The Australian government has been one of the biggest funders of the Hamas terror organisation in Gaza over the past seven years, Israeli authorities allege.
In August, the head of World Vision Gaza, Mohammad El Halabi, was charged with infiltrating the charity in 2010 on behalf of Hamas. The Israeli government alleges he funnelled $US43 million to the proscribed terror outfit in that time.
The Australian can reveal that since 2010, the Australian government has been the world’s single biggest donor to World Vision in Jerusalem, the West Bank and Gaza (JWG), through AusAID and the Department of Foreign Affairs and Trade. World Vision Australia bids for funding from the federal government for the organisation’s projects overseas.
According to the Jerusalem-based NGO Monitor, its analysis of World Vision’s accounts between 2010, when Mr Halabi became World Vision’s Gaza head, and 2014 shows Australia contributed $27.9m to World Vision JWG, followed by the US which gave $US16.8m ($22.5m), Canada with $US15.4m ($20.7m) and Britain with $US724,000 ($973,000).
The Israeli arm of World Vision, World Vision Israel, known as an “amuta” or non-profit organisation, has been threatened with being wound up by an arm of Israel’s Ministry of Justice for repeatedly failing to file financial documents for almost two years.
In August, Tim Costello, then World Vision Australia chief executive, said he was “profoundly shocked” by the “very explosive allegations”. However, he said he had “no reason to believe” the allegations against Mr Halabi were true.
Sources from Israel’s state security agency Shin Bet previously have told The New York Times there is no evidence World Vision management was aware of the alleged major fraud, but that it had occurred because of very lax financial oversight at the organisation.
World Vision has strenuously denied this, saying it has extremely well-audited programs, and that all its accounts are audited by international accountancy firm PricewaterhouseCoopers.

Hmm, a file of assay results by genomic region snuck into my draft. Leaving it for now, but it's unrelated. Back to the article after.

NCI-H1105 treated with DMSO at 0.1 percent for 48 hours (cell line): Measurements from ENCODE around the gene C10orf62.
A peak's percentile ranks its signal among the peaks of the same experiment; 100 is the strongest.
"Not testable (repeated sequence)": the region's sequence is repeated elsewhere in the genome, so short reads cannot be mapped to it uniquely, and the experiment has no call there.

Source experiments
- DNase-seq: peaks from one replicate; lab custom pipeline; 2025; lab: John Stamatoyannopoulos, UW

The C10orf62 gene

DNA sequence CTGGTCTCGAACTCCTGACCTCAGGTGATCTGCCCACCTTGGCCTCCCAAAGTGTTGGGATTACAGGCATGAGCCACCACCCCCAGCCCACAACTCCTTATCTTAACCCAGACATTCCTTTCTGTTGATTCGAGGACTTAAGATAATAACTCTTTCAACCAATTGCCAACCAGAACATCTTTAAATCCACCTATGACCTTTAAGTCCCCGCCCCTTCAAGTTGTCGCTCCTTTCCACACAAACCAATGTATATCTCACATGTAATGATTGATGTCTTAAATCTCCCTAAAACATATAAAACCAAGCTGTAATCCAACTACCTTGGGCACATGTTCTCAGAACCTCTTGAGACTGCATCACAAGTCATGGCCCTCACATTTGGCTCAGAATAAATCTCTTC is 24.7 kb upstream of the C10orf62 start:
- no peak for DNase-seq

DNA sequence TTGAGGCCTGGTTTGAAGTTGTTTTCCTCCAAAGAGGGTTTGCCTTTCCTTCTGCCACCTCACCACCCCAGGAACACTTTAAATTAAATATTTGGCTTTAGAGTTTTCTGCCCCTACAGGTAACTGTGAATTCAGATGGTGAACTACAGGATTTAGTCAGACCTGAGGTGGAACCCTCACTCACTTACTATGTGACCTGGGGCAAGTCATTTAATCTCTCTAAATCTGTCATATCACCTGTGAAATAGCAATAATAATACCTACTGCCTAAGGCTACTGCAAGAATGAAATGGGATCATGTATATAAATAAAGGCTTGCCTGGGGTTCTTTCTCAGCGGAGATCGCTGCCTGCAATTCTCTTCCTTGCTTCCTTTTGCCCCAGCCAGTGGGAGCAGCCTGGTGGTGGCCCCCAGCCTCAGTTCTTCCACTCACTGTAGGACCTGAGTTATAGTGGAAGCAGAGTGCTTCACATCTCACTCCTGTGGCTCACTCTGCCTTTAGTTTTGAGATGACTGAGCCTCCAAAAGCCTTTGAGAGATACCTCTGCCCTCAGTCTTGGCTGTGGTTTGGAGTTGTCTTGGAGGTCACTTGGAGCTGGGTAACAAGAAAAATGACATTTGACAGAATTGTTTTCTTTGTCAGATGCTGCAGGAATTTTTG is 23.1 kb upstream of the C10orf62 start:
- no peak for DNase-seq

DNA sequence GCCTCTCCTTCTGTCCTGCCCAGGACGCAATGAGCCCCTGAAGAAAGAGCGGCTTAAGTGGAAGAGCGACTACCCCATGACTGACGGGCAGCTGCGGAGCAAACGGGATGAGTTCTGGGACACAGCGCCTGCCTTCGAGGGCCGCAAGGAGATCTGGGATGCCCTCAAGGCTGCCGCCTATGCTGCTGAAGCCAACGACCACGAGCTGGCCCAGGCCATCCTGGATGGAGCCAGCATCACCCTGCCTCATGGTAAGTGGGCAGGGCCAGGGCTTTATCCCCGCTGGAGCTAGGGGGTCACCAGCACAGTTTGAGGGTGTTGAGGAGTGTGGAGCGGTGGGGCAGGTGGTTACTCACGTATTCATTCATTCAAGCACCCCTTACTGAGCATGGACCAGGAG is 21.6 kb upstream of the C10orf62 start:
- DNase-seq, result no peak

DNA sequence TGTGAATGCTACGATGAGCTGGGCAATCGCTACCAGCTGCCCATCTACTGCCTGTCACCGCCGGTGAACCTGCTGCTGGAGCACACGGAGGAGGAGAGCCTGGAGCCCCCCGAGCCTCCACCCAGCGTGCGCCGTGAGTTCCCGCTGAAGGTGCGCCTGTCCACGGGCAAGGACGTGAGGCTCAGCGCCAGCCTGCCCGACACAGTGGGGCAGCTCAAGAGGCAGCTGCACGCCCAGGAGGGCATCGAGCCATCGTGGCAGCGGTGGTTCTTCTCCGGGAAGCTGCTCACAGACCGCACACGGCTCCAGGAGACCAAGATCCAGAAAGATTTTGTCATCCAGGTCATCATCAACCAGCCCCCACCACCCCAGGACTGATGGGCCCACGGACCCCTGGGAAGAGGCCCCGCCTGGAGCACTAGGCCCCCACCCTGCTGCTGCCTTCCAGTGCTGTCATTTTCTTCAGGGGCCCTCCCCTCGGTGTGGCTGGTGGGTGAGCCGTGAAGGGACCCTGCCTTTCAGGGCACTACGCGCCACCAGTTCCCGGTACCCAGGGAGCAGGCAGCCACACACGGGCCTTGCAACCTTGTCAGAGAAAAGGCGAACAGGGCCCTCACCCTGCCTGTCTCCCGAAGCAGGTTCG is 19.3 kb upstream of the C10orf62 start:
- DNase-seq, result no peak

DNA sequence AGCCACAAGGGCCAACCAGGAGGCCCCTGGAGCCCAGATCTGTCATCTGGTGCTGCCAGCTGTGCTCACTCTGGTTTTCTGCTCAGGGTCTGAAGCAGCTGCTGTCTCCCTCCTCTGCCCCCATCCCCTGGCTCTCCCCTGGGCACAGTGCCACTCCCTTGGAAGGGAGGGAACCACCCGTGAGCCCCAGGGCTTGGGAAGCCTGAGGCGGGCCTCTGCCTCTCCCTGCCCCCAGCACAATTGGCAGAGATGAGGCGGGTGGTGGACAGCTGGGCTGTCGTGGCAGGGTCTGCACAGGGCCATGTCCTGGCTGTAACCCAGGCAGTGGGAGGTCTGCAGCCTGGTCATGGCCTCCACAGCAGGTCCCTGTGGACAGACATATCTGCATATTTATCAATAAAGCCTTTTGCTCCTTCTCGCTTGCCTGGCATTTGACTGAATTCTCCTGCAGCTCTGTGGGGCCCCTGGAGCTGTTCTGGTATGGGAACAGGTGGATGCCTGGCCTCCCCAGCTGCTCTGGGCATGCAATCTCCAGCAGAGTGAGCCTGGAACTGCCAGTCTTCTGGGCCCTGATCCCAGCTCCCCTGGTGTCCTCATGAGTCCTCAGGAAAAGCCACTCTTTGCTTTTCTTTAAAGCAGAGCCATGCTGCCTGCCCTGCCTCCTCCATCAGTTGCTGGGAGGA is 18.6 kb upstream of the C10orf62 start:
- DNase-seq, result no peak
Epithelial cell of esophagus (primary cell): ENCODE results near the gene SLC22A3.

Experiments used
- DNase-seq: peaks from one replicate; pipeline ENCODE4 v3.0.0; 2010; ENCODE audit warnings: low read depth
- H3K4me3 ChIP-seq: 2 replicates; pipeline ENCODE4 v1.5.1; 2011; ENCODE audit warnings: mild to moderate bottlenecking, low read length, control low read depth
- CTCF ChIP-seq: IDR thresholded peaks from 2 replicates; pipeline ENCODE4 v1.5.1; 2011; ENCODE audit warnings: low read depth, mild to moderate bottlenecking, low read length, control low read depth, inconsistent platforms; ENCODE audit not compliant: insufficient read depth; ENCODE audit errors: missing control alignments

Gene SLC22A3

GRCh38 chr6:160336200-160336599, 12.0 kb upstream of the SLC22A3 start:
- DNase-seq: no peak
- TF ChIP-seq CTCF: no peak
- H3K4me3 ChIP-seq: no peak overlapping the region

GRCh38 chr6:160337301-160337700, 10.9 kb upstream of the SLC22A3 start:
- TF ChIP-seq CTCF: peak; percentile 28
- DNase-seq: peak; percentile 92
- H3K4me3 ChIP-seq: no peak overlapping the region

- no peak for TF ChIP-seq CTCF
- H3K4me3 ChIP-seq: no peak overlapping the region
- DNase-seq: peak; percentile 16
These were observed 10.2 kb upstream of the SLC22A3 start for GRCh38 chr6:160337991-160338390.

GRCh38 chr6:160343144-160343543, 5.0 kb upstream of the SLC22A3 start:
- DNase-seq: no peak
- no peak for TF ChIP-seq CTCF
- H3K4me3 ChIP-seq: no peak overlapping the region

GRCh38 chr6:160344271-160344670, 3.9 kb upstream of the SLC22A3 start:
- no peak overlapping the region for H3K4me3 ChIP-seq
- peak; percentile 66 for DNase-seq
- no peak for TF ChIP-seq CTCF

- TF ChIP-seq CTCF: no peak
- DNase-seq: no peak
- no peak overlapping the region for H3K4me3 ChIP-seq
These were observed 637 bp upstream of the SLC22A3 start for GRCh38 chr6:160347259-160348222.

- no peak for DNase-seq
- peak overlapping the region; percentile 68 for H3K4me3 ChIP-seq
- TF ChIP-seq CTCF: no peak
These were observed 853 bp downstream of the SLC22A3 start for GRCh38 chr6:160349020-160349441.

It said it had also engaged a separate international forensic accountancy firm to audit World Vision’s operations in Gaza.
Shin Bet has said the alleged World Vision siphoning of cash and materials was the biggest known fraud involving a non-government organisation’s funds flowing to Hamas, and that the money had been used to build tunnels from Gaza to Israel with a view to conducting terror attacks.
Shin Bet also has alleged World Vision donations were used to build a Hamas military base, and food packages intended for families in need instead went to Hamas military battalions.
Hamas has controlled Gaza since 2007.
However, despite the Israeli government’s claims that Mr Halabi siphoned about $US43m from World Vision to Hamas — about 60 per cent of World Vision’s Gaza funding at that time — it is understood Mr Halabi’s charge sheet makes no reference to that figure and has few specific allegations.
Some other Jerusalem-based aid organisations The Australian has spoken with are very sceptical of the allegations and see them as a cynical move by Israel to crack down on aid funding to Gaza.
They point out Mr Halabi was arrested on June 15 but was not charged until August 4; that the charge sheet contains only very limited specific allegations; and that Mr Halabi has a very good reputation in the aid community.
“To date we are yet to see any substantive evidence to support the charges made by the Israeli authorities,” a World Vision spokeswoman said yesterday.
Following Mr Halabi’s arrest, World Vision suspended its operations in Gaza. The day after he was charged, on August 5, Australia’s Department of Foreign Affairs and Trade froze all funding to the group.
Australia’s ambassador to Israel, Dave Sharma, described the allegations against Mr Halabi as “deeply troubling” and said the suspension would continue pending the outcome of a DFAT review. Late last week, a DFAT spokeswoman said the investigation and freeze continued.
The Australian has obtained, via NGO Monitor, documents filed with the Israeli Registrar of Non-Profits.
The documents show the registrar, with the assistance of an external accountancy firm, began an audit of World Vision Israel in August 2014 and requested the Jerusalem-registered entity provide documents detailing the “financial, administrative and other records for the group” within 18 days.
Despite six further letters and warnings from the registrar and the accounting firm over the 16 months to December last year, World Vision Israel failed to produce the documents, and later provided documents that were incomplete or not in an appropriate format.
On June 26, the registrar sent another letter to World Vision Israel, warning the entity would be dissolved if it continued to fail to meet the registrar’s requests.
The relevant documents since had been filed with the registrar, a World Vision spokeswoman said. Neither World Vision Israel, nor any other World Vision entities in the region, had been dissolved at any stage, she said.